Campaigns and activities
1. States Parties, in accordance with their system of organization, shall designate one or more focal points within government for matters relating to the implementation of the present Convention, and shall give due consideration to the establishment or designation of a coordination mechanism within government to facilitate related action in different sectors and at different levels.
2. States Parties shall, in accordance with their legal and administrative systems, maintain, strengthen, designate or establish within the State Party, a framework, including one or more independent mechanisms, as appropriate, to promote, protect and monitor implementation of the present Convention. When designating or establishing such a mechanism, States Parties shall take into account the principles relating to the status and functioning of national institutions for protection and promotion of human rights.
3. Civil society, in particular persons with disabilities and their representative organizations, shall be involved and participate fully in the monitoring process.
35 of the European Blind Union's 41 member countries have now ratified the UN's Convention on the Rights of Persons with Disabilities, which is also the first international convention to obtain the European Union's seal of approval.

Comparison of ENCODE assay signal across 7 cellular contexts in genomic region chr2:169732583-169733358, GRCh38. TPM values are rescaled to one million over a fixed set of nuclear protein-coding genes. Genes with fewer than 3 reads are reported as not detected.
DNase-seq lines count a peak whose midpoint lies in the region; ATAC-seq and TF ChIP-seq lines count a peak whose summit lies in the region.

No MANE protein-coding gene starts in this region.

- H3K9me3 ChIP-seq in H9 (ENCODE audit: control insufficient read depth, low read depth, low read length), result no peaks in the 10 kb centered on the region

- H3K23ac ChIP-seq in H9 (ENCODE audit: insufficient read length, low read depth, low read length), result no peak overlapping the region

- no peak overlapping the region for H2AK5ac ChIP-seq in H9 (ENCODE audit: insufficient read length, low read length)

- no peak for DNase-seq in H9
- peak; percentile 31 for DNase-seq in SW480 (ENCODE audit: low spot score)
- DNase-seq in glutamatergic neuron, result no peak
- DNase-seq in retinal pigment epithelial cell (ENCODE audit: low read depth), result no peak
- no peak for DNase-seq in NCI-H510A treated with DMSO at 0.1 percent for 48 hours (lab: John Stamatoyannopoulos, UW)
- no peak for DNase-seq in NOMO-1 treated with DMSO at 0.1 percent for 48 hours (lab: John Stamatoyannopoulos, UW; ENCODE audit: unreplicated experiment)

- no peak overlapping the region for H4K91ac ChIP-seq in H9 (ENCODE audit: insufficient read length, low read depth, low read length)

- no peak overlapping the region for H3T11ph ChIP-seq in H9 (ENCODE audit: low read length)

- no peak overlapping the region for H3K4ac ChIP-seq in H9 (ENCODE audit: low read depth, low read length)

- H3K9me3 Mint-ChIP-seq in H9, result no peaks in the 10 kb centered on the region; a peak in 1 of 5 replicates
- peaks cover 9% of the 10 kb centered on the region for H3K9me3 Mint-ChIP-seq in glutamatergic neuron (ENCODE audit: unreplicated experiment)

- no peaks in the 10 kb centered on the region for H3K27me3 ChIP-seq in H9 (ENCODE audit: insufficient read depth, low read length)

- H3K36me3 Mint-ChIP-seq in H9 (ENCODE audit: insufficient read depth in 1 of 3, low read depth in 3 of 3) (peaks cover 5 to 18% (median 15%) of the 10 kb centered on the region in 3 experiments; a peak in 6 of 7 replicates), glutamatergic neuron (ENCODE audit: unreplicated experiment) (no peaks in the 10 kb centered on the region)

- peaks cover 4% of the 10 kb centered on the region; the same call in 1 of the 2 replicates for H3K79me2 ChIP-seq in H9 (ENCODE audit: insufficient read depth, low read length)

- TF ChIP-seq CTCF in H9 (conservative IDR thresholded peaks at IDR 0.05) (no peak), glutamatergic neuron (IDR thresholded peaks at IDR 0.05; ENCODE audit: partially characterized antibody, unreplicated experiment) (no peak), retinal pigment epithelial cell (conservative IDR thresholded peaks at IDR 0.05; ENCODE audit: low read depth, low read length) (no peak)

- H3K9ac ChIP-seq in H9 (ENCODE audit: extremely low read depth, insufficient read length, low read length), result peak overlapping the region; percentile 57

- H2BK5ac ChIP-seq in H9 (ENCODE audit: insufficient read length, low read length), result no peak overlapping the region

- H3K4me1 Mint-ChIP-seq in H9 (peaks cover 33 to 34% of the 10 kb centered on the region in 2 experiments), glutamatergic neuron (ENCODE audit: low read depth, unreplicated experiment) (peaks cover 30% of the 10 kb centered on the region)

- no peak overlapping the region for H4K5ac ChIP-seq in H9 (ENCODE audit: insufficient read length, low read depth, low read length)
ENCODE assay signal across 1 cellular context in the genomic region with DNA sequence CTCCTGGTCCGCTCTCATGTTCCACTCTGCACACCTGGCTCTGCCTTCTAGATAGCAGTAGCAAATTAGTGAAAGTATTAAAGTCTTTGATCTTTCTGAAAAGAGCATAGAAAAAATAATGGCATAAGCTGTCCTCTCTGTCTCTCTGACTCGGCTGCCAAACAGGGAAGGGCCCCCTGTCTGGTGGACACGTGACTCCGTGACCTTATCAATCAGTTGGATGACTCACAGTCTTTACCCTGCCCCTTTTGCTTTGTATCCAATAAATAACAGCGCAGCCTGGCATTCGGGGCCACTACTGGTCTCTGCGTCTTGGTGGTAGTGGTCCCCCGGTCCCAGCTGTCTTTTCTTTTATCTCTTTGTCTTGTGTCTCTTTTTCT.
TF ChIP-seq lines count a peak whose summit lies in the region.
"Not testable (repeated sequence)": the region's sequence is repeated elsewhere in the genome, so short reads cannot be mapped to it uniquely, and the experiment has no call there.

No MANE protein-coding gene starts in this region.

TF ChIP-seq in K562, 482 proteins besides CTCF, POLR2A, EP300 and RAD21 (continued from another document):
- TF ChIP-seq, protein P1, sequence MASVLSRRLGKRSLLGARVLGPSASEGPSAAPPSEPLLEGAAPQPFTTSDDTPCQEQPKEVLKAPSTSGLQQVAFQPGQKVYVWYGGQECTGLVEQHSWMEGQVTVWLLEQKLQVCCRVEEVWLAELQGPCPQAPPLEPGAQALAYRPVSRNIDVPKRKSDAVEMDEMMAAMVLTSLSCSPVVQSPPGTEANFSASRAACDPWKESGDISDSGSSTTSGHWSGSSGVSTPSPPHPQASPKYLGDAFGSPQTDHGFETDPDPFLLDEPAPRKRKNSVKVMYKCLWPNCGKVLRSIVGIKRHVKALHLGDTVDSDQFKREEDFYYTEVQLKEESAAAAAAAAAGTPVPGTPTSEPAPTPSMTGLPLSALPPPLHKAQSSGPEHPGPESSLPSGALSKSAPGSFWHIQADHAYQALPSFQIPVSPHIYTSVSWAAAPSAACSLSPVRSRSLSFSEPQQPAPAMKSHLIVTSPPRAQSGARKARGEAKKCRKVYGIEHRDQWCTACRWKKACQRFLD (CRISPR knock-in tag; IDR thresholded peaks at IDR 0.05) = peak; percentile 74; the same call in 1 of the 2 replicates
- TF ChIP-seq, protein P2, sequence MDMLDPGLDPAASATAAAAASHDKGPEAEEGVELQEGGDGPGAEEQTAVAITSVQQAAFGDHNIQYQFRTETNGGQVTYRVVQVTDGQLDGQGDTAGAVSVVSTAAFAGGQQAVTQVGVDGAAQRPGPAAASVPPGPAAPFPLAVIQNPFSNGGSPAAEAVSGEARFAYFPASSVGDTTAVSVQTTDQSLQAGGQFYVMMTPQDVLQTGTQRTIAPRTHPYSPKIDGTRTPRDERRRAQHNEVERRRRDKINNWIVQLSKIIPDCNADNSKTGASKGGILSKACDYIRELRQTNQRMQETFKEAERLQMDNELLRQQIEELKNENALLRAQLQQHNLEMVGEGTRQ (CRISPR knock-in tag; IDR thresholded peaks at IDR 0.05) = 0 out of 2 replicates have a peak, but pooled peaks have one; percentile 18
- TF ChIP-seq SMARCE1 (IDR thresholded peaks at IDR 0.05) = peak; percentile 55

While the European Blind Union has already created a database to monitor the implementation of certain articles particularly relevant to the blind or visually impaired, it now appears necessary to consider the various mechanisms implemented by each country in order for the CRPD to be genuinely applied in its entirety.
At the national level, these mechanisms are set out in article 33 of the CRPD, while article 35 requires each State to submit a comprehensive report on the measures taken to give effect to its obligations under the CRPD and on the progress made in this respect.
Although these mechanisms and the reports do not specifically concern the visually impaired, it is important to consider them for at least two reasons:
- they are absolutely necessary in order for the CRPD in its entirety, and each of its articles in particular, to produce the results expected by the United Nations;
- associations for the visually impaired, like all associations for people with disabilities, must be fully involved in the CRPD's follow-up mechanisms, and must participate in drafting the reports submitted by civil society in response to the reports by the States.